Deputy Commissioner of Police (DCP), Mr.Reynold Hadaway, second from right, receiving a fire suit from Clyde Mofford, a manager at C.K. Greaves & Co.Ltd, left, and Don Carrera, Captain of the Ajax Fire Department, second from left.

The local Fire Department on Tuesday received a set of fire fighter suits donated by Ajax Fire Department, Canada.

Local firm C.K. Greaves & Co. Ltd., facilitated the donation by contacting the Ajax Fire Department and negotiating the donation.

Deputy Commissioner of Police, Reynold Hadaway, said he is optimistic that the fire fighter suits donated will assist members of the fire department in delivering a higher level of professionalism.

At the handing over ceremony at the Central Police Station, in Kingstown, Hadaway said that notwithstanding the challenges brought on by the global economic recession, it is welcoming receive the C.K. Greaves & Co.Ltd and Ajax Fire Department partnership.

Hadaway reminded the gathering that fire fighting is a very challenging task and applauded the members of the Fire Department for their service.

Clyde Mofford, a manager at C.K. Greaves & Co. Ltd, said the donation is one avenue by which the company fulfils its corporate responsibility — by assisting the police needed equipment.

Mofford said CEO of C.K. Greaves, Nigel Greaves, was instrumental in liaising with Sheldon Bonadie, an Ajax Fire Department fire fighter of Vincentian heritage, in sourcing the fire fighter suits.

On average, a new fire fighter suit with headgear costs approximately US$1,200.

Don Carrera, Captain of the Ajax Fire Department, said due to changes in the United States and Canada standards for fire service, his organization had to change their fire fighting suits. He said the backup suits in stock used previously are the ones that were donated to St. Vincent and the Grenadines and they are “in perfect shape”.

Hadaway received a token from the Ajax Fire Department, while Assistant Commissioner of Police Frankie Joseph gave a plaque of appreciation to Bonadie on behalf of the Royal St. Vincent and the Grenadines Police Force.

4 replies on “Canadian fire fighters give suits to Vincentian counterparts”

  1. Well done Nigel, Vincentians should be proud of you in not just doing this good deed, but also in being able to turn the other cheek.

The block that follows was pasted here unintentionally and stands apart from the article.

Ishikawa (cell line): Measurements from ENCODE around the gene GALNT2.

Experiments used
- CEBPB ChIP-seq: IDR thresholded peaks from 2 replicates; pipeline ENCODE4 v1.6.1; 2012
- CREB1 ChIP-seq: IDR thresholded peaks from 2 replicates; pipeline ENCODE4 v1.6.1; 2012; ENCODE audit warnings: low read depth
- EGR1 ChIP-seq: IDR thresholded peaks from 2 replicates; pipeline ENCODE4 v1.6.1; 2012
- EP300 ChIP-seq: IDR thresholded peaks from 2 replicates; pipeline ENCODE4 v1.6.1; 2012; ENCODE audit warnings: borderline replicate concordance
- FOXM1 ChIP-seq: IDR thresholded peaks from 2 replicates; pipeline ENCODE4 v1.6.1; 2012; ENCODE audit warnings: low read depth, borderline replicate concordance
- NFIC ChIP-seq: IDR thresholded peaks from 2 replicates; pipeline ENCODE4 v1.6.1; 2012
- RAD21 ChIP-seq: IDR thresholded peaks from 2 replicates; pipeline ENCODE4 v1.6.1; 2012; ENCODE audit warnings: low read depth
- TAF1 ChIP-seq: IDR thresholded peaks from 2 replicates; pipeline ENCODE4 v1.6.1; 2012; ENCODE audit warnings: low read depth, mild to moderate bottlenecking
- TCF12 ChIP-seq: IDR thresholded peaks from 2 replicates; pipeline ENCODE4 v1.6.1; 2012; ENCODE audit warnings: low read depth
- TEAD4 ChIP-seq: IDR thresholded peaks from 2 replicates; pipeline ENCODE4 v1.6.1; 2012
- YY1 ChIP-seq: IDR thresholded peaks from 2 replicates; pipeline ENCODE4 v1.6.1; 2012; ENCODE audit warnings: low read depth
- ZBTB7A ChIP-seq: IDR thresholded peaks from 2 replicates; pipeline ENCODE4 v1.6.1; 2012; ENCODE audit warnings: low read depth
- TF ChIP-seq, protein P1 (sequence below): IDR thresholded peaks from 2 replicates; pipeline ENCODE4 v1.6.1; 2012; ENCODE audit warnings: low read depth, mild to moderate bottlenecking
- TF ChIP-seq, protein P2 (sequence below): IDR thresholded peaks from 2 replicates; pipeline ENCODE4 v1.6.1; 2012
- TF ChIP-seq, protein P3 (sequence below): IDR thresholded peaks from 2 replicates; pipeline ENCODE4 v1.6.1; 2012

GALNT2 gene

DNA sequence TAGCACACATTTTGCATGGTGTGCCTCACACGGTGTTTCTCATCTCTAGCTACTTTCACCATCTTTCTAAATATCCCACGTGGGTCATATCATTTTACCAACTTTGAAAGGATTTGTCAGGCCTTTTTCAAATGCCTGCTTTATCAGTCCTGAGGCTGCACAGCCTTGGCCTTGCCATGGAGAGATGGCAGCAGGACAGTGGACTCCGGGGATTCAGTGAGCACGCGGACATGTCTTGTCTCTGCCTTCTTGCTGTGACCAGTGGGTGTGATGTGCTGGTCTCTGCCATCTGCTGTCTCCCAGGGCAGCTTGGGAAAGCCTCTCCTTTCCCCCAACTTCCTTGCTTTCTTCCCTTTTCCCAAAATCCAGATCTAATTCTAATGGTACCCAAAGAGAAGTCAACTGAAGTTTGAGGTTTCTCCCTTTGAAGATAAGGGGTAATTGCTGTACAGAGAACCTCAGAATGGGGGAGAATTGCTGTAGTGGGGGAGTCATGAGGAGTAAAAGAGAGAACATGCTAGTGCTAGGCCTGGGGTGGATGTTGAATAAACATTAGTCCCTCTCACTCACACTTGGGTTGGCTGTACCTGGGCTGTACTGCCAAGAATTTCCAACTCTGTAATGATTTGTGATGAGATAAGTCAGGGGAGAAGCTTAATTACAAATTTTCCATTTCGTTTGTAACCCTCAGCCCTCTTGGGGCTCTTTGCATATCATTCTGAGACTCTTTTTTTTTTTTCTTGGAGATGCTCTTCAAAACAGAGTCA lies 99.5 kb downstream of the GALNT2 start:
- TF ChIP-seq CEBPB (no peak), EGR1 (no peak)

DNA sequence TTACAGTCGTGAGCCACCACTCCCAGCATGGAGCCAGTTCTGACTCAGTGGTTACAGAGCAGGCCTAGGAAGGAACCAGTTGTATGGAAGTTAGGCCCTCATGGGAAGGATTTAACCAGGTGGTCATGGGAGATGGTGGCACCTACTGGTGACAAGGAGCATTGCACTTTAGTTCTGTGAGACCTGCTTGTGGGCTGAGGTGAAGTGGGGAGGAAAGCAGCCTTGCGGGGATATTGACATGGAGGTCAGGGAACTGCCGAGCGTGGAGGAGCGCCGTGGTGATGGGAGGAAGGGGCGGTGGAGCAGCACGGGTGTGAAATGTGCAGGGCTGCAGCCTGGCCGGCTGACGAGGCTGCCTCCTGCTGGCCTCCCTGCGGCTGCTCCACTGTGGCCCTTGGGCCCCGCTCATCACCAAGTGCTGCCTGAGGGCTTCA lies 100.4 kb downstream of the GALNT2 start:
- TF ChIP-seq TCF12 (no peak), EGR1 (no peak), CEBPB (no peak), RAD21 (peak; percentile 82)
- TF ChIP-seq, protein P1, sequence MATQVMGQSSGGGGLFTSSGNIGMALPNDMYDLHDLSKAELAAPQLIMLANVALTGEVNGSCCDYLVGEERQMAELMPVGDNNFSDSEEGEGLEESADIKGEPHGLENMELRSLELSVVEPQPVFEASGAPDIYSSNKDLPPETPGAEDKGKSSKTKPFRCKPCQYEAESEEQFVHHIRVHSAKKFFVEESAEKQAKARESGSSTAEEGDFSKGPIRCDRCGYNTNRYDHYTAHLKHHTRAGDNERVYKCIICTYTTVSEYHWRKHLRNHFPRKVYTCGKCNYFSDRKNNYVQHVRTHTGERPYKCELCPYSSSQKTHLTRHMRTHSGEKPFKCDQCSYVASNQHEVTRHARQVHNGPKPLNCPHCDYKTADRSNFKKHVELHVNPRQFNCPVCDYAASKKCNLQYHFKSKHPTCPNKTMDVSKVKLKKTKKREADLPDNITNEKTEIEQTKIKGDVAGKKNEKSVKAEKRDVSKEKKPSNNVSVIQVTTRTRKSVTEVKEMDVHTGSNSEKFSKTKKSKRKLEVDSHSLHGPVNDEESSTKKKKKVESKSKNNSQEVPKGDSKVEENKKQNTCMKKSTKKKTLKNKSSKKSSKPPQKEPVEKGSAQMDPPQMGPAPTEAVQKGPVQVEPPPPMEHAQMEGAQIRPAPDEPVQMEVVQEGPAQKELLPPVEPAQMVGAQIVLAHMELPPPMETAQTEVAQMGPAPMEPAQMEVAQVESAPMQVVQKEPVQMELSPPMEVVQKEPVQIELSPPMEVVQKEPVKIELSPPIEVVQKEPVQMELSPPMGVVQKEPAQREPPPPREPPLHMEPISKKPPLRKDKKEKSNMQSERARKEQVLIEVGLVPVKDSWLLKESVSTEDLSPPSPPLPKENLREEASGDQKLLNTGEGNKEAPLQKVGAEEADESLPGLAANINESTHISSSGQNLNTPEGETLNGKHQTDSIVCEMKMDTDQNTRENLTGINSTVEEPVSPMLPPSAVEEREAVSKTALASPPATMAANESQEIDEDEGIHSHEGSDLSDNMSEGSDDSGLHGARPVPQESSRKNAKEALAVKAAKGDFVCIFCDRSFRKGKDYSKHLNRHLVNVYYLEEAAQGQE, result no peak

When you consider the spite and malice that has been aimed against C. K. Greaves Ltd in the past by this Marxist regime, I congratulate you in your Christian behaviour in turning the other cheek and rising above the regime hatred of you and your successful business.

    It is great that you are able to differentiate between helping the Vincentian people and helping this nasty regime.

  2. Truly positive, this. Aside from good corporate citizenship and aiming directly at the needs of the Vincentian public, in some quarters, it is called “heaping coals of fire on the head” with the intention of letting it smoulder.

  3. Patrick Ferrari says:

    Mr. Binose, regarding your first post, C.K. Greaves do a ton of good, year after year for the Vincentian community – especially with schools.

    They just don’t blow their trumpet.

    As for your second comment, “Will the fire crews at Argyle get government paid suits?” They have no choice. It is not their decision. They will be told how school is going to keep and it would not going go be government standards. Case in point #1: the fire service and fire gear/equipment.
    The manana attitude would be expunged. A bulb on the runway is out, it is replaced stat. Same with a rip in the fence … and with all else of any consequence.

    I’ve always said, building the airport is the easy part. When it is finished, it would almost like handing it over to someone with higher standards, who will then be passing orders. Carry out or else.

    Construction finishes whenever. Maintenance has no end, and as long as we want planes that are owned by private enterprise to come and go – on time – we do as we are told. Or else.

    It is a different mentality altogether. Case in point #2: Look at how they do not clear gutters and look at the damage the rain does.

    Sometime ago, no long at all, I brought up in a column I write, and supported with pictures a manana approach to a log blocking the gutter above the ETJ Airport. They left it there, moved it only after it caused a problem. And they moved it to where it can roll back to recreate the problem. I have no doubt they will eventually move it after it causes the same problem a second time.

    Manana manana manana … until foreigners run the international airport to international standards.

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